What Truly Are the Different Levels of Excel Skills?

Most people think of Excel skills as of the common known three levels, i.e. Basic, Intermediate, Advanced.

Actually that does not tell employers what you are capable of with Excel, nor does it tell you what employers are really looking for in terms of Excel capability.

Let me help you to understand what the different levels of Excel skills are, so you know where you are, and what actions you need to take to gain the skills to achieve your career goal.

First of all, purely completing the three levels (basic, intermediate, advanced) of conventional Excel courses, one is still only at the basic level in the grand scheme of Excel skills. To avoid confusion, here I will not use those three terms to label the different level of Excel skills.

When interviewing candidates for analyst position, an Excel expert would not ask which level they were at. Instead one would ask which functions or features they have already used, and how they used them. And that tells a lot about their Excel skills.

I created below diagram to help us to understand how Excel relates to our work. Please note, Excel is an enormous and complex software. There are lots of Excel's capabilities are not even mentioned in this diagram. If you are familiar with Pareto principle then you will agree majority of the Excel functionalities are used only by a very small amount of people, and majority of the people only use a very small amount of Excel's functionalities.

In this analysis, I'm only focusing on a small amount of Excel's capabilities, but those are the most important, essential, practical ones contributing to majority Excel users' work.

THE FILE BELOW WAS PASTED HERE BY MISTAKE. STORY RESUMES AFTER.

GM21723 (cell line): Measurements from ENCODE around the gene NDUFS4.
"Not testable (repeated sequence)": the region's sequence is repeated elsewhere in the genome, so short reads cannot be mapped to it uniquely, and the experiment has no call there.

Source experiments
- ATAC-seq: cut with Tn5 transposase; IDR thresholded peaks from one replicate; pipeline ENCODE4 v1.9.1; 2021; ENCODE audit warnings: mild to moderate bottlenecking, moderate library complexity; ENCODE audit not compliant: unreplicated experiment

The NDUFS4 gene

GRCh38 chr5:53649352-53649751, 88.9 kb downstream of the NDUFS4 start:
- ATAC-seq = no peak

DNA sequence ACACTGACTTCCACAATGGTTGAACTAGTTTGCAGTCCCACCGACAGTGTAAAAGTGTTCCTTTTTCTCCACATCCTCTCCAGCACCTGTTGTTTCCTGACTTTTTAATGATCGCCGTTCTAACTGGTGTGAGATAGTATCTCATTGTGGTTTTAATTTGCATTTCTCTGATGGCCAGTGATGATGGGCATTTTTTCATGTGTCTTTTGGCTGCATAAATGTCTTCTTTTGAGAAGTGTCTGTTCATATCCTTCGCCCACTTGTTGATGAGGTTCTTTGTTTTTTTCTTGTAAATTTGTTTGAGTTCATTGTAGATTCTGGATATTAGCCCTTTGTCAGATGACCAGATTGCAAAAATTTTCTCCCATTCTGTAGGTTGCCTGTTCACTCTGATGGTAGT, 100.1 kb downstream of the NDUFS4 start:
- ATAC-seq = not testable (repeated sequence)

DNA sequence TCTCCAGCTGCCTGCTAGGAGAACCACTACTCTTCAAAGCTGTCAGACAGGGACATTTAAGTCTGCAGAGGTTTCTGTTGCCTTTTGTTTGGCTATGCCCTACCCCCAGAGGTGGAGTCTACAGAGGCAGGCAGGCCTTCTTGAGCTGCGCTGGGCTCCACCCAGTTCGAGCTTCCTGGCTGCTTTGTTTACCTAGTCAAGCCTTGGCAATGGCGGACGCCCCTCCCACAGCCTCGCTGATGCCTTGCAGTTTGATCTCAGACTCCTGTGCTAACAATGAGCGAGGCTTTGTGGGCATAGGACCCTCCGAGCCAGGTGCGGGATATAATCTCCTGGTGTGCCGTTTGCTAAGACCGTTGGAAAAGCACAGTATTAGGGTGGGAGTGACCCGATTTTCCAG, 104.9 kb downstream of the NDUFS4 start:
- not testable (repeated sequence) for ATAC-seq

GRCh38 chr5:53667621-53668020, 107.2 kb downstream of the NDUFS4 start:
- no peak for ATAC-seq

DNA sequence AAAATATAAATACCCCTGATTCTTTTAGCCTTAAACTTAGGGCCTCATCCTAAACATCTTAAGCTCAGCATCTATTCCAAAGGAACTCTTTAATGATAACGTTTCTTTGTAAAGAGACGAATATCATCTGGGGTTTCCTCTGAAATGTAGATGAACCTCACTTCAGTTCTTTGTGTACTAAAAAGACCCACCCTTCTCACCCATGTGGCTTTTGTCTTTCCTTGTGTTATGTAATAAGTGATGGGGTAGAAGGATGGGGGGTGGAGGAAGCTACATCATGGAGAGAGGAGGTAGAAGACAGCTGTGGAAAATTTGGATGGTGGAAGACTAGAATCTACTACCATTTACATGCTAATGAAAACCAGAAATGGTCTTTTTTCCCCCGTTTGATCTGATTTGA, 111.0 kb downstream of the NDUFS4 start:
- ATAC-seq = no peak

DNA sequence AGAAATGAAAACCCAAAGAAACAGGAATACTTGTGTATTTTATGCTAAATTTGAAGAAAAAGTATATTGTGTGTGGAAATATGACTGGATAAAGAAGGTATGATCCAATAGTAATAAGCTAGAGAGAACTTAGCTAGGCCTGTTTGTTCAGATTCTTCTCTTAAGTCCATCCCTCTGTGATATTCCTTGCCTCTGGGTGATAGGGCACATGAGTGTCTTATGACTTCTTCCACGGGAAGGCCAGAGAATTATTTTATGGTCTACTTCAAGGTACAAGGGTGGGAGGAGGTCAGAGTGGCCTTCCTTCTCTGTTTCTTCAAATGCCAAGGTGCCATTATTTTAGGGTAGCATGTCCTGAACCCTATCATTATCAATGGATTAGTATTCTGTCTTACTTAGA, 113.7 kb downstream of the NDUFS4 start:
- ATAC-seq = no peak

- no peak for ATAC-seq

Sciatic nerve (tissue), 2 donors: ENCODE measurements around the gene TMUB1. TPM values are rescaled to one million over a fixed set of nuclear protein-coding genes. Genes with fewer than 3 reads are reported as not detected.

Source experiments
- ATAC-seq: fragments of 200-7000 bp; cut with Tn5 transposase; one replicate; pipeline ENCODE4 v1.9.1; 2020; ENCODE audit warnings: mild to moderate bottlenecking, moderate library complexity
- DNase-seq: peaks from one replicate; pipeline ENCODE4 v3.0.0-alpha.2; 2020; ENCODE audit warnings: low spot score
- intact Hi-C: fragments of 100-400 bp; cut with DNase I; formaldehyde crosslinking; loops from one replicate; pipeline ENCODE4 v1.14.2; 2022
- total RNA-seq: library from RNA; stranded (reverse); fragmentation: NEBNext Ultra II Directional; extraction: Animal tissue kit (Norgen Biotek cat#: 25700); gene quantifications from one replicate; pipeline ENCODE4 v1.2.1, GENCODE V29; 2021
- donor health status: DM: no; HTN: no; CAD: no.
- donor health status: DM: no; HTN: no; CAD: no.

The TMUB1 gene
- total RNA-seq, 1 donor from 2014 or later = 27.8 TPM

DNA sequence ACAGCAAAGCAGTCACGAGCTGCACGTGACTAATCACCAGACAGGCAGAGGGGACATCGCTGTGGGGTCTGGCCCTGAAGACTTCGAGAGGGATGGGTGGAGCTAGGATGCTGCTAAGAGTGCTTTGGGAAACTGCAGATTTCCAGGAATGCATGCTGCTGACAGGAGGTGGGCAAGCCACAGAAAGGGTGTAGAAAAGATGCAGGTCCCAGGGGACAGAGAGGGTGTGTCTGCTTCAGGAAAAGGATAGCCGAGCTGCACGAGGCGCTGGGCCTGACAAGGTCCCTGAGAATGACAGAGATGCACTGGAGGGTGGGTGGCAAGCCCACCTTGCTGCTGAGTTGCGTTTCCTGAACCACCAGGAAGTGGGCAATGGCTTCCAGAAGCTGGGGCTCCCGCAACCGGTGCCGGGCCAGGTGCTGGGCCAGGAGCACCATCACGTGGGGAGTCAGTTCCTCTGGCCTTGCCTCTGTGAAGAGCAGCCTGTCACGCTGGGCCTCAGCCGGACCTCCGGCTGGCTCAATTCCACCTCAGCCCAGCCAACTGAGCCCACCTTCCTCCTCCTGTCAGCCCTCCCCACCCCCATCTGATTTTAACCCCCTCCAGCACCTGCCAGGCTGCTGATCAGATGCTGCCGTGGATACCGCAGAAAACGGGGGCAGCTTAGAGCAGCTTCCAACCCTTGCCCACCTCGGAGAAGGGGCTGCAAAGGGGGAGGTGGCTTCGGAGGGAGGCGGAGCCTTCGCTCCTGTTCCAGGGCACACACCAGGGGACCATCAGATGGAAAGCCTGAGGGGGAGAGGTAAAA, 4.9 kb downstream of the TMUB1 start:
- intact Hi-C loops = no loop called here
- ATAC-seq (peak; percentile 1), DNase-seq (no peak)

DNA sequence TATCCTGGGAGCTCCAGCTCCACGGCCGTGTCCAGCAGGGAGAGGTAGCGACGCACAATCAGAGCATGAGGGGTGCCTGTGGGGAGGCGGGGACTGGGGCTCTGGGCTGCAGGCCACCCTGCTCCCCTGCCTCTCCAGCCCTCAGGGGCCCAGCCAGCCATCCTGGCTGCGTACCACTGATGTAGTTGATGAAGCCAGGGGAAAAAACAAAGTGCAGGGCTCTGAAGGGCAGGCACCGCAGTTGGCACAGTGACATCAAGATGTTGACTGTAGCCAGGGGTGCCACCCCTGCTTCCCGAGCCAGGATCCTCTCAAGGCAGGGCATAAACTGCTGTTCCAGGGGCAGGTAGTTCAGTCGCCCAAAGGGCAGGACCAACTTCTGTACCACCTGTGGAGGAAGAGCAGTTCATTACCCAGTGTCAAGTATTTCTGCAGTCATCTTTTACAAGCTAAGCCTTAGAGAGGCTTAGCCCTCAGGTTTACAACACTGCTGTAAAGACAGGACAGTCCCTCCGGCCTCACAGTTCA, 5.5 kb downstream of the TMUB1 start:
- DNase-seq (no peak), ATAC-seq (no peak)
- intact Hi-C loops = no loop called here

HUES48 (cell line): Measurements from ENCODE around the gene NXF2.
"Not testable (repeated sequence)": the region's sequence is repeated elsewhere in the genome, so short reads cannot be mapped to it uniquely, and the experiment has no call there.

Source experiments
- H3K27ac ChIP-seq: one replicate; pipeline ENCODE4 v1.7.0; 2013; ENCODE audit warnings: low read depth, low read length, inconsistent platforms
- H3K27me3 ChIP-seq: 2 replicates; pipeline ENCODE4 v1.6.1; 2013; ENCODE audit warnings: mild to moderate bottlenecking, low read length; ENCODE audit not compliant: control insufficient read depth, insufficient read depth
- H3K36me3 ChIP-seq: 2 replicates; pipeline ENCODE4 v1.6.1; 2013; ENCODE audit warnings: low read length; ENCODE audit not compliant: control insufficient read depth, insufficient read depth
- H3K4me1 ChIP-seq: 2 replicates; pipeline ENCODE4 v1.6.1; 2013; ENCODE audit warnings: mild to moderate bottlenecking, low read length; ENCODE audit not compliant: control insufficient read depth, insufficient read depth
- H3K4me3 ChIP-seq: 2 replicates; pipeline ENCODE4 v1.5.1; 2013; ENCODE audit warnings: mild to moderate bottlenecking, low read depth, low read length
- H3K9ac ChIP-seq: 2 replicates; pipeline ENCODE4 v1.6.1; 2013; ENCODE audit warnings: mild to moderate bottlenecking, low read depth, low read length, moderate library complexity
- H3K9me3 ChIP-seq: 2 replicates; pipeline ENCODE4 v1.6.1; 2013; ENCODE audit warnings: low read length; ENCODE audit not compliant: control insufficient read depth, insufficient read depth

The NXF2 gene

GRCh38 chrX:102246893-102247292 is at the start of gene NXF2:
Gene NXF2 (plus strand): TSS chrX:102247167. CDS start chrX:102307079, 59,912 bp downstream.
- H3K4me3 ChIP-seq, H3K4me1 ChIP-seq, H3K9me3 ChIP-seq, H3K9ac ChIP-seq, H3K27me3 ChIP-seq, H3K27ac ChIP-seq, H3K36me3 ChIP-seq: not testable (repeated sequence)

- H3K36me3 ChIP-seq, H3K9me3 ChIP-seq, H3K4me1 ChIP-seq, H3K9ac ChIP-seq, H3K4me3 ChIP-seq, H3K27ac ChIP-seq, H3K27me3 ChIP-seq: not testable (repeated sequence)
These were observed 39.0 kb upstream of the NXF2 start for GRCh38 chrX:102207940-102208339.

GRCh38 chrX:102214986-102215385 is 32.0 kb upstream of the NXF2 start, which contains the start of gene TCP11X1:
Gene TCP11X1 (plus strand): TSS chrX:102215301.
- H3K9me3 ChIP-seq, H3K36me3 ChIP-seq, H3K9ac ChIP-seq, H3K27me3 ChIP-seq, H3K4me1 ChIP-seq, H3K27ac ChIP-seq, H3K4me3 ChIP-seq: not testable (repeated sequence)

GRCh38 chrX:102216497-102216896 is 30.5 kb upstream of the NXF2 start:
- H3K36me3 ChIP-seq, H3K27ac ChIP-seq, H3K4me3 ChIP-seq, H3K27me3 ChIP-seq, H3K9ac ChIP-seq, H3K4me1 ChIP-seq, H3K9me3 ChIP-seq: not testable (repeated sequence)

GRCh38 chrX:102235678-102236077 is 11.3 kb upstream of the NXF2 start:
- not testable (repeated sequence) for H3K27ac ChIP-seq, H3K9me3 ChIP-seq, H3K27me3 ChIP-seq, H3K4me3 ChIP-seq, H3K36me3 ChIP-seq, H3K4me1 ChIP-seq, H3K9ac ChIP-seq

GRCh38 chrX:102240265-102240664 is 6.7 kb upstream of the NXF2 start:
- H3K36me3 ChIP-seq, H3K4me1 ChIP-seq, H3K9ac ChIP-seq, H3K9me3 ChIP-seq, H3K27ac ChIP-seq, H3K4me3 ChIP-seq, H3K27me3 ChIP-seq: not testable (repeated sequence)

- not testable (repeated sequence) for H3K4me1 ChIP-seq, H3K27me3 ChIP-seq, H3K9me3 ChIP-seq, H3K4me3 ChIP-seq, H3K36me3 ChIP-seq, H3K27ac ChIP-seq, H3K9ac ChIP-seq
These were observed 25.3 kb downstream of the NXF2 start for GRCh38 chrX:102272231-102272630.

First let us exam what Excel is mainly used for.

People Use Excel to Perform Three Types of Activities

  • A1 – Storing and Presenting Data

  • A2 – Processing and Analyzing Data

  • A3 – Modeling and Planning Business Operations

By nature, these three activities reflects the progression of task complexity.

The A1 are the basic clerical activities that every Excel users would use it for. The A2 activities are what professional, technical, and management position people would do, and it comprises the A1 activities as its foundation. The A3 activities comprise the A2 activities in its core, and are performed by people geared towards more analytical and technical positions. 

One cannot perform A3 activities within Excel without the ability of A2 activities. As well, one cannot perform A2 activities without the ability of A1 activities. 

For each of the three activities, there are three levels of skills involved. Let’s call them Level 1, Level 2, and Level 3.

A1 – Storing and Presenting Data

You use Excel to store the data, sales data, marketing data, production, data, HR data, admin data, financial data, as well to present data, in a table format or chart format with various shapes, size, and colors.

A2 – Processing and Analyzing Data

There are data everywhere. They come from various sources, in all kinds of layout/format, with numerous fields. However there are connections with those data. The marketing data has connection with the sales data, production data, logistics data. The employee salary data has connection with operational expenses data, net profit data. You use Excel to process those data and analyze your business, so you understand what is going on with the business and why it is going in the way it has been going.

A3 – Modeling and Planning Business Operations

You are planning the operations according to the business strategy, or according to a solution that senior executives figured out to turn the business around. You are doing business forecasting based on the marketing program your company have launched; you are budgeting employee salaries based on sales projection or new markets the company is planning to enter. You are planning business operation during Christmas to ensure you have the right product at the right time at the right amount to the right customers. Many of those planning take place within Excel regardless how big or small your company is.

I’m not saying all those three types of activities happening within Excel. Definitely not.

Majority of those activities should take place in an enterprise system, which would be handled by your IT staff and system consultants. The minority is not a small few, instead it is still a large amount of small activities as the long tail (as in the long tail theory), which are handled within Excel by all those managers, analysts, coordinators, specialists, and many other positions.

A1 – Storing and Presenting Data

So what does each level skills look like in the first group of activities - storing and presenting data?

Level 1